Monday, October 5, 2015
Wednesday, September 30, 2015
Santa's Workshop - This is a major source of revenue for Santa Claus. He has to fund that workshop he has at the North Pole somehow! I do believe a Santa clone is running this place while the real Santa takes the Summer off.
While sitting in the snack bar eating our donuts, we were amazed at the quantity of gnats that were everywhere. A person couldn't walk outside without breathing in a few or having them fly into your mouth.
|Gnats on window at snack bar - yes, they are on the inside of the window|
|Kinda hard to see, but the roof of the trusty roadtrip car was covered with gnasty gnats!|
Ravens were a common sight on both the drive up and back. Pairs of them could be seen cavorting in the air around the Summit House. I imagine they were feasting on the gnats!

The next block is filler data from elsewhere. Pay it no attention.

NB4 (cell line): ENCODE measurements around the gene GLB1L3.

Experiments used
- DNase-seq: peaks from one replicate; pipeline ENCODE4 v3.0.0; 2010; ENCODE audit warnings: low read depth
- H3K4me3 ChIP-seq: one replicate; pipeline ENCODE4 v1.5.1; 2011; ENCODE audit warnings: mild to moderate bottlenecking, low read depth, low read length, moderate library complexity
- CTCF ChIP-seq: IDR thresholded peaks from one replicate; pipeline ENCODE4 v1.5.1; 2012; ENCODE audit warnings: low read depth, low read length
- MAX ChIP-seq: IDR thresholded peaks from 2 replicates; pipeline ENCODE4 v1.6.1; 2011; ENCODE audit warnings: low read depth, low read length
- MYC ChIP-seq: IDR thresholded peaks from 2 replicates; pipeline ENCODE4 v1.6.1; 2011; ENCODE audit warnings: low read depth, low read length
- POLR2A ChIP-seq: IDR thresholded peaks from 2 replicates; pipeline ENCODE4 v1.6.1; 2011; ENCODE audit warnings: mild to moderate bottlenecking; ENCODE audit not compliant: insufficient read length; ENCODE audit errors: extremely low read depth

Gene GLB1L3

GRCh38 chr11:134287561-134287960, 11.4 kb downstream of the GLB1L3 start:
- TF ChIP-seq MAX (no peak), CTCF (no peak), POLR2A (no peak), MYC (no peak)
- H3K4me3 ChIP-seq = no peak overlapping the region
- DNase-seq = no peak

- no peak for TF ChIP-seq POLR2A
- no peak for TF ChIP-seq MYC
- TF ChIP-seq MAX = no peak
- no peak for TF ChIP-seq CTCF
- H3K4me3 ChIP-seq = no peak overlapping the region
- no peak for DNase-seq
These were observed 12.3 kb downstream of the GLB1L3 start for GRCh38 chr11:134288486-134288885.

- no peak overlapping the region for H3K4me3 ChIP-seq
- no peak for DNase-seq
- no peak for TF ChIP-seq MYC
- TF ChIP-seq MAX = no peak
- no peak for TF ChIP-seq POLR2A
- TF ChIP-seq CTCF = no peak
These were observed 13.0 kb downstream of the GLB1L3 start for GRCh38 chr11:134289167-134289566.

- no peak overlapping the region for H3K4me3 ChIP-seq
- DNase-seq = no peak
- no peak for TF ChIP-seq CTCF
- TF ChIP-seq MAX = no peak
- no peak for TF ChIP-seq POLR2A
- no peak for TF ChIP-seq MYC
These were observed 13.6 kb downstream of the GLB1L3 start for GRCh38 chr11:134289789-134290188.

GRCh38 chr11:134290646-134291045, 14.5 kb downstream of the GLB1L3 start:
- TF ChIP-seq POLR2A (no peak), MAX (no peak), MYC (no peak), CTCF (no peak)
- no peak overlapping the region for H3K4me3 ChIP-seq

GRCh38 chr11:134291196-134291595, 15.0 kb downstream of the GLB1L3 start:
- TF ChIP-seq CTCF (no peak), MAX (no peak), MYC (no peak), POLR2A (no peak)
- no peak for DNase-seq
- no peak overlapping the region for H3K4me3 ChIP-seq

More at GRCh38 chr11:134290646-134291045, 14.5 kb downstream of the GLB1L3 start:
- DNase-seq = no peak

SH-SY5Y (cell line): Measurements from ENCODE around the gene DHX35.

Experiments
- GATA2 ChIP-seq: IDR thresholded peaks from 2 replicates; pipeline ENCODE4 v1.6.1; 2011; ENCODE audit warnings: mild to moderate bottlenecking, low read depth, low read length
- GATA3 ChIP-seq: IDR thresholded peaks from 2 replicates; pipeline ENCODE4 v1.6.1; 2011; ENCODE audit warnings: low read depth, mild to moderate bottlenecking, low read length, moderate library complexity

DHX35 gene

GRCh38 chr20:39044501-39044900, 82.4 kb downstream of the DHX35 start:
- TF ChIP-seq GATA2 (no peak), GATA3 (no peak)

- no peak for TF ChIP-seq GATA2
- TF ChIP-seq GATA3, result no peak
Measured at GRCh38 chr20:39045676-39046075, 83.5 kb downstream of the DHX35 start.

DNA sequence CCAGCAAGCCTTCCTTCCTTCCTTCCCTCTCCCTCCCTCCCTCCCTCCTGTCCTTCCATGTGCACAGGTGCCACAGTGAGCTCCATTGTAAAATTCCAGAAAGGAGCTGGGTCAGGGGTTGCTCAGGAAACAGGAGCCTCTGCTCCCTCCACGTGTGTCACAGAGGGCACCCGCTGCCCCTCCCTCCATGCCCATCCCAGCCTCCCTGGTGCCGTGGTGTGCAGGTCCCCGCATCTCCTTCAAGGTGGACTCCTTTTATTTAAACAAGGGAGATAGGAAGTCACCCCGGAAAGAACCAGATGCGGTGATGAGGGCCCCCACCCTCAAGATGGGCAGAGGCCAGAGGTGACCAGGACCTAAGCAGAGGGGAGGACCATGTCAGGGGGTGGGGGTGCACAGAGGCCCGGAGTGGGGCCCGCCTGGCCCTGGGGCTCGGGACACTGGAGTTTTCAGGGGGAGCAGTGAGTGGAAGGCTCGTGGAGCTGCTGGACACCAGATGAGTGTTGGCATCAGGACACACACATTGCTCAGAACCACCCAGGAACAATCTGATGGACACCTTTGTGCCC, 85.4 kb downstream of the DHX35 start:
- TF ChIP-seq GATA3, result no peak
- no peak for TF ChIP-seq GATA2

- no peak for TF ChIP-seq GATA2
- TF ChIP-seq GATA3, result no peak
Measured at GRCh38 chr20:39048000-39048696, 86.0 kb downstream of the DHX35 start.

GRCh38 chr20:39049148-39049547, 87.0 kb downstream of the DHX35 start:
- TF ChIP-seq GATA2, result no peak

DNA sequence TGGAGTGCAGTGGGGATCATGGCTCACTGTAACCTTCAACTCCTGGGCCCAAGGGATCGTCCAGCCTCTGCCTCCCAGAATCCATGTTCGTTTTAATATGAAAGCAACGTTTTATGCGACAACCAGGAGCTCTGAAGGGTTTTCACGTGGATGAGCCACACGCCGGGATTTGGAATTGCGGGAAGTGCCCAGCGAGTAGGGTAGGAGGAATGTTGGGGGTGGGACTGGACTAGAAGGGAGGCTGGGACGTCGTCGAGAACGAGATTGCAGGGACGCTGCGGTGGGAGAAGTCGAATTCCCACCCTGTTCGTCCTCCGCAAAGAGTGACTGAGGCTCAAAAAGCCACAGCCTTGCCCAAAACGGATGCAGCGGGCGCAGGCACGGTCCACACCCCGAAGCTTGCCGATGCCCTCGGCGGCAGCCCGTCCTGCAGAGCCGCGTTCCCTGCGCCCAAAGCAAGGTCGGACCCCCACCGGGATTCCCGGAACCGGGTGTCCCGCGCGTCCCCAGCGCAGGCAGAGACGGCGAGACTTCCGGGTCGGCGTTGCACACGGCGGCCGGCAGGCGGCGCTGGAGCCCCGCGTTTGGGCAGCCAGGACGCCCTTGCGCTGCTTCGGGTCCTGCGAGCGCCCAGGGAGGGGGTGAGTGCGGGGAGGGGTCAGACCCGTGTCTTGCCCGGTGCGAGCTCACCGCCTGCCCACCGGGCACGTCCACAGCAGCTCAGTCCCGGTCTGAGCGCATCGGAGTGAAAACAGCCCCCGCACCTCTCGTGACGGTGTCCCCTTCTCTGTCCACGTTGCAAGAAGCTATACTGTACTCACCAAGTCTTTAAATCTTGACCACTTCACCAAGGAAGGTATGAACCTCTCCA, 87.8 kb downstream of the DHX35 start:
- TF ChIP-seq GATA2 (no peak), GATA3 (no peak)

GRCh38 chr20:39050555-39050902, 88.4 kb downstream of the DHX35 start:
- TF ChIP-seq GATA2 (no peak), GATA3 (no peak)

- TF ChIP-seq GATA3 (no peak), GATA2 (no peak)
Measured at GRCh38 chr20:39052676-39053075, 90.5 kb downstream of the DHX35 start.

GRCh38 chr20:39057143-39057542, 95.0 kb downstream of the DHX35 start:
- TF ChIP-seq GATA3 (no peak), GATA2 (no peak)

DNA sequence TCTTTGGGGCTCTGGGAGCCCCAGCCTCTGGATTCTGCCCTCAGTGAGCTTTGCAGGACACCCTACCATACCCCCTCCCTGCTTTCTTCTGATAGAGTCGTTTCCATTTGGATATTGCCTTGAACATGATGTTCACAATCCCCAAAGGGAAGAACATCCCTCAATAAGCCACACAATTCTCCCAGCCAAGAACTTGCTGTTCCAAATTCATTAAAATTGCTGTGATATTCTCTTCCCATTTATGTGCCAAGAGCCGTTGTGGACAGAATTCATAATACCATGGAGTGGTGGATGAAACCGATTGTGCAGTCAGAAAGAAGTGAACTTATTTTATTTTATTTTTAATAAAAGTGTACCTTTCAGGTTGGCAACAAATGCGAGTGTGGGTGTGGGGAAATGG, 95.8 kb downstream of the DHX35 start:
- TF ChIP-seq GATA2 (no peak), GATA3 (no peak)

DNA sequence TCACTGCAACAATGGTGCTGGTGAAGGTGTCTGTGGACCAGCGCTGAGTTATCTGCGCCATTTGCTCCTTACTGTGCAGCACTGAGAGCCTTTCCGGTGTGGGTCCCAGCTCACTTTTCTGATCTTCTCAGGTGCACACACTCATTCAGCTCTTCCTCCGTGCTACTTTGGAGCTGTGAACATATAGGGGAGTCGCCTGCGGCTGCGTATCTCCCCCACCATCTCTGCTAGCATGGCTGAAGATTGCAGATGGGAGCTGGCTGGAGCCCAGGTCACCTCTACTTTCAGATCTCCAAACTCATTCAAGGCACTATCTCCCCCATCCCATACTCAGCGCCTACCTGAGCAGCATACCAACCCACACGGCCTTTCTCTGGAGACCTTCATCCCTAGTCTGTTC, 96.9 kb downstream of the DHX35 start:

Glen Cove Inn - Back in the Day, there was a ski area located here, which consisted of two runs. It is now just a gift shop and picnic place. There is a checkpoint located here for the vehicles traveling downhill/ A Ranger will check the temperature of the vehicle's brake pads. If the temperature is over 300deg, then the car must be parked until the brake pads cool off. The road up Pikes Peak is uphill to the top and downhill to the bottom. Driving in low gears is a must!
|Checkpoint for brake temperature|
Not too far from the Summit is a place called the Devil's Playground. It is so named because of the way lightning jumps from rock to rock during a thunderstorm. There is no cover on the mountain at this elevation. Not a place a person would want to be in a thunderstorm!